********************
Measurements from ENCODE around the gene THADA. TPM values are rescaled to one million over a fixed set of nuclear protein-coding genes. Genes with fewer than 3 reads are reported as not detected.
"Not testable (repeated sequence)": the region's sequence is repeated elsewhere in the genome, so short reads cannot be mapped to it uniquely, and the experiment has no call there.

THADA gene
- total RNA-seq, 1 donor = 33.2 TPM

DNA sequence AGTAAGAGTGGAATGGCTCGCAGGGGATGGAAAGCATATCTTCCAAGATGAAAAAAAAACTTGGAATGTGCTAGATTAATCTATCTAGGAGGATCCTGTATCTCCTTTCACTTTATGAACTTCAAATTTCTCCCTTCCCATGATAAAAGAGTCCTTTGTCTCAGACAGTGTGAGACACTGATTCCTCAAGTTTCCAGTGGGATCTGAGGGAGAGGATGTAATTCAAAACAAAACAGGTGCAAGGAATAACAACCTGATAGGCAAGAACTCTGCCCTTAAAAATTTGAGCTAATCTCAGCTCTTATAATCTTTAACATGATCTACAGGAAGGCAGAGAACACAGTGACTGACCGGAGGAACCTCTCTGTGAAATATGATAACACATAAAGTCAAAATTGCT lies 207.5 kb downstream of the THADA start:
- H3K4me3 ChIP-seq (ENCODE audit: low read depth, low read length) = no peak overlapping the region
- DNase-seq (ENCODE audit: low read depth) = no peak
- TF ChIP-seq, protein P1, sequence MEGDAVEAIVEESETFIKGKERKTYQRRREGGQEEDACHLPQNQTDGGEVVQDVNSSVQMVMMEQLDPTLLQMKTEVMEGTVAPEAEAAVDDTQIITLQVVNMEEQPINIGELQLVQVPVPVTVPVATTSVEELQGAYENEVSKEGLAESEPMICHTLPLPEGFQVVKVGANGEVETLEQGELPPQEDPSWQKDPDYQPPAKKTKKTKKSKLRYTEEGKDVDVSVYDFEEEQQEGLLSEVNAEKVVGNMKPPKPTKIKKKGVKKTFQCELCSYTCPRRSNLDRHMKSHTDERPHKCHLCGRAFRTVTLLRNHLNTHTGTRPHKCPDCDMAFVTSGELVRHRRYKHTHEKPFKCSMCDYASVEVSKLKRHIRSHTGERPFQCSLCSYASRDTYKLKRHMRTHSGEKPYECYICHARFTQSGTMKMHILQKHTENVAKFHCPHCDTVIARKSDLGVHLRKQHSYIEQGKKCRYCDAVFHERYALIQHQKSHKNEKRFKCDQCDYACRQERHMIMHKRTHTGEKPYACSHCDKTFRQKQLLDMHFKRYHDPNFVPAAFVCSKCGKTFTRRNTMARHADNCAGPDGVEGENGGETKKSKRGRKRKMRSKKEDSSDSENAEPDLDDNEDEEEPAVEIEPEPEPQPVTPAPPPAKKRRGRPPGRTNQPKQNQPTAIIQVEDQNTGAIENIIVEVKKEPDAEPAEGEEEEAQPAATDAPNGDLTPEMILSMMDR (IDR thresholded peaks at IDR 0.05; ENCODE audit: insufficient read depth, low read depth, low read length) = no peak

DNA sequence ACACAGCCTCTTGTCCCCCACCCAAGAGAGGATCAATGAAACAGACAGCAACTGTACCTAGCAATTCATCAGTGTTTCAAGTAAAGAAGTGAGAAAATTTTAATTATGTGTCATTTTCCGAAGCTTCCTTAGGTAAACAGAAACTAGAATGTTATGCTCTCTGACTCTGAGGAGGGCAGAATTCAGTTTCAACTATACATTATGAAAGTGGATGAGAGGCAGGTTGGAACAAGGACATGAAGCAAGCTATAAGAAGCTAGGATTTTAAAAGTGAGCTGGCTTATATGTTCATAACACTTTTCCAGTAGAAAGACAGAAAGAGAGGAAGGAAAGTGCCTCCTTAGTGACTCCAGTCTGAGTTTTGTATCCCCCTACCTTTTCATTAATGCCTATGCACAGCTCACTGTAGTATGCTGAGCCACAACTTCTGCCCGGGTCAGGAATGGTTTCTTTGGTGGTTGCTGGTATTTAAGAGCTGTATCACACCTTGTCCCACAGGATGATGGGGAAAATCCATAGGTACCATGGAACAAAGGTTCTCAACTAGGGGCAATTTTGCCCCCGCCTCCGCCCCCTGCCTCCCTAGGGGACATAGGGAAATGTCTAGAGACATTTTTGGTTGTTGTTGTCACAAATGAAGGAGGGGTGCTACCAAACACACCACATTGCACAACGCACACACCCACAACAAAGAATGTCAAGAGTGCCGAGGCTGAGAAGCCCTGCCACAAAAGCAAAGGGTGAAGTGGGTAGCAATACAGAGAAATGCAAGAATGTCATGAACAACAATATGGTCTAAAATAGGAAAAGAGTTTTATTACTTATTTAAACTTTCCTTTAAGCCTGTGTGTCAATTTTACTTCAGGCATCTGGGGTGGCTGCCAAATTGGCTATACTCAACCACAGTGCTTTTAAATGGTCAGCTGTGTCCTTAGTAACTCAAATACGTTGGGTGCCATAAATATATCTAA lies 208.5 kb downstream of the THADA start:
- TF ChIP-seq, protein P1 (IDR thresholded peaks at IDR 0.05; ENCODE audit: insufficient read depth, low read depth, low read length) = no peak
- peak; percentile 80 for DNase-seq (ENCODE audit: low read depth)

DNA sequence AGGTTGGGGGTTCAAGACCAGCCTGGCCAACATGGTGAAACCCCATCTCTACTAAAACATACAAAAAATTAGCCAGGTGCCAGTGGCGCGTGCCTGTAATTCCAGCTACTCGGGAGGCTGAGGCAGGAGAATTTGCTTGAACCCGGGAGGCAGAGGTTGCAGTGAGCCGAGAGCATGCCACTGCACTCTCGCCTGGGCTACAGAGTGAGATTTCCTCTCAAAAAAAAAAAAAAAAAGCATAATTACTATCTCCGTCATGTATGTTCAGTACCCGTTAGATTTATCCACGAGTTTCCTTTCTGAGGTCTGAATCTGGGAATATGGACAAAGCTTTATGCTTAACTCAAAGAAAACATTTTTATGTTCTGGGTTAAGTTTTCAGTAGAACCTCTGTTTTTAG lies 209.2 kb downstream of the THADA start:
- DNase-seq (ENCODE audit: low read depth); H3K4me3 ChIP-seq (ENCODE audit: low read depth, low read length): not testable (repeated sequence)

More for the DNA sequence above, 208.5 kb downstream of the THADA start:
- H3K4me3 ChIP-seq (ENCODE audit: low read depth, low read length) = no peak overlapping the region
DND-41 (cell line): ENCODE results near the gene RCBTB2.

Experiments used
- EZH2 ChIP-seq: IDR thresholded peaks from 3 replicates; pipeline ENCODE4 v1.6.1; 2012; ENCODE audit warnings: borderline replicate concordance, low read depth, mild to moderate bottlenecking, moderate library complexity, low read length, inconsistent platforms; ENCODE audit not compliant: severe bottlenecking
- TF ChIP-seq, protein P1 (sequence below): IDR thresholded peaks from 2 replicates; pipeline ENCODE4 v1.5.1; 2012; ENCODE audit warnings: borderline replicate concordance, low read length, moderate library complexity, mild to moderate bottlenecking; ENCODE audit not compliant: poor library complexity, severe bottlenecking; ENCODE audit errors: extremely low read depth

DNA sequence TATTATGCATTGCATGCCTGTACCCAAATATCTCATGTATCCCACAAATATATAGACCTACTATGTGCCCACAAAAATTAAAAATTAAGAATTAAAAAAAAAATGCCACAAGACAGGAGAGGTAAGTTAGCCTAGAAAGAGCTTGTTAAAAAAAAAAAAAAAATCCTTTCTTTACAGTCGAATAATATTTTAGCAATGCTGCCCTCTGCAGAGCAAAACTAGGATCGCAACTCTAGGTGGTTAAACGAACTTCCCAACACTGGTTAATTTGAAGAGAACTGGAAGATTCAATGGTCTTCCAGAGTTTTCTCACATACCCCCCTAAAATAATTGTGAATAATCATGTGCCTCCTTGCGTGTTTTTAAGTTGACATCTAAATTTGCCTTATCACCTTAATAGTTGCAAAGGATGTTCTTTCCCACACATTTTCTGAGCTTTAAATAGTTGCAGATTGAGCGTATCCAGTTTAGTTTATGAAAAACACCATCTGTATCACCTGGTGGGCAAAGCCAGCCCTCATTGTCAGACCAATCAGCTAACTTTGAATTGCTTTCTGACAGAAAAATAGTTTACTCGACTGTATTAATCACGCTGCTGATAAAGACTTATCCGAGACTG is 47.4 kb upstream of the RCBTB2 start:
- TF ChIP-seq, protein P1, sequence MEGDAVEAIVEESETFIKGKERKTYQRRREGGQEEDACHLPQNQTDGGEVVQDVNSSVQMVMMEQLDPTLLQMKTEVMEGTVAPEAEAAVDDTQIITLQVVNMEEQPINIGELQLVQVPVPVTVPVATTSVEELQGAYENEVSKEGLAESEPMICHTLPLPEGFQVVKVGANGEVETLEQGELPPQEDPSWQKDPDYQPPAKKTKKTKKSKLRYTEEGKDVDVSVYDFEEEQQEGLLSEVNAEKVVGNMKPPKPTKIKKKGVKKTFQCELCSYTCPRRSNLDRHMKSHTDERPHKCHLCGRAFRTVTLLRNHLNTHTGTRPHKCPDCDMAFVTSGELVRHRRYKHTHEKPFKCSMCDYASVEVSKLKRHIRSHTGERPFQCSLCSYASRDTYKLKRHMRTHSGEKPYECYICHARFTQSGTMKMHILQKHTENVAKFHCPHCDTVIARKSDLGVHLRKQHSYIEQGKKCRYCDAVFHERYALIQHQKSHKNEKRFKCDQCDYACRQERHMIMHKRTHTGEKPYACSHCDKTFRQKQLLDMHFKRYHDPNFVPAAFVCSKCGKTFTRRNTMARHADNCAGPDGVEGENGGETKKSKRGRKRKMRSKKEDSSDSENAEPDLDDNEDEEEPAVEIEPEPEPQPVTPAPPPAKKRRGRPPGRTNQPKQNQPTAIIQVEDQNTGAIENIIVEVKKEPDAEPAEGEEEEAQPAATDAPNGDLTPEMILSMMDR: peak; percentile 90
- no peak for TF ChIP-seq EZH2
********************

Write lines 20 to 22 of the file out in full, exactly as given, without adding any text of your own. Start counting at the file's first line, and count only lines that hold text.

DNA sequence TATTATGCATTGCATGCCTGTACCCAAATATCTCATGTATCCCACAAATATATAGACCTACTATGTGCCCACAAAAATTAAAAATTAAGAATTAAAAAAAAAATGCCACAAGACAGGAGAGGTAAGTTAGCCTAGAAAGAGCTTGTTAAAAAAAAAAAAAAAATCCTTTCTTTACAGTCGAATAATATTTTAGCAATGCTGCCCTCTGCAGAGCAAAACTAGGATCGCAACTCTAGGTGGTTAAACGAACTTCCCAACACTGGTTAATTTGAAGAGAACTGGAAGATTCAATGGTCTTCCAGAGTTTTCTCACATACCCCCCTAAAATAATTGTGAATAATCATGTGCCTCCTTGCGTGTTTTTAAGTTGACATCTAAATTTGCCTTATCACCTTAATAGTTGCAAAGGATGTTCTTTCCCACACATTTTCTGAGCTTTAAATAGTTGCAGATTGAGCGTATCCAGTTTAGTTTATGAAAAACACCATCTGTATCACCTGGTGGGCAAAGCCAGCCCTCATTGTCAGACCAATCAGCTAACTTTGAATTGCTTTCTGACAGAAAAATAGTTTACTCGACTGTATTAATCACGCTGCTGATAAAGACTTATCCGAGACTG is 47.4 kb upstream of the RCBTB2 start:
- TF ChIP-seq, protein P1, sequence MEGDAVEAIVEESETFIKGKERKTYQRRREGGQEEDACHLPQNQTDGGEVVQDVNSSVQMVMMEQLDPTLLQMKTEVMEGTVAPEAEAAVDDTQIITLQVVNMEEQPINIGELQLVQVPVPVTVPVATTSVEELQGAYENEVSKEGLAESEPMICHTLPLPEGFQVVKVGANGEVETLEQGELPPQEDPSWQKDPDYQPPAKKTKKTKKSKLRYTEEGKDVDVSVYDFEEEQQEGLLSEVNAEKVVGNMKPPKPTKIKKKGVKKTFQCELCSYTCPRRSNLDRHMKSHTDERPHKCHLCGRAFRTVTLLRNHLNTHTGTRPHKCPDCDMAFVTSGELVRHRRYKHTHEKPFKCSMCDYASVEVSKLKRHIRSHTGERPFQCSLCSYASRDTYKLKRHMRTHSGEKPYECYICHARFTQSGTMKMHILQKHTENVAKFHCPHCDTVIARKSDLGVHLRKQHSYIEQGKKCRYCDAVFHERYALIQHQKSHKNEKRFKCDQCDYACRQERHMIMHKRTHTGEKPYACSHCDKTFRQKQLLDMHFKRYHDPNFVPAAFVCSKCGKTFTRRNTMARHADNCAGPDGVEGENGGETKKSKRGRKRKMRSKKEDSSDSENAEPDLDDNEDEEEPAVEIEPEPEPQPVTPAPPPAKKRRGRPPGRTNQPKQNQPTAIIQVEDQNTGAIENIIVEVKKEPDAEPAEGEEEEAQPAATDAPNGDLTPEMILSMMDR: peak; percentile 90
- no peak for TF ChIP-seq EZH2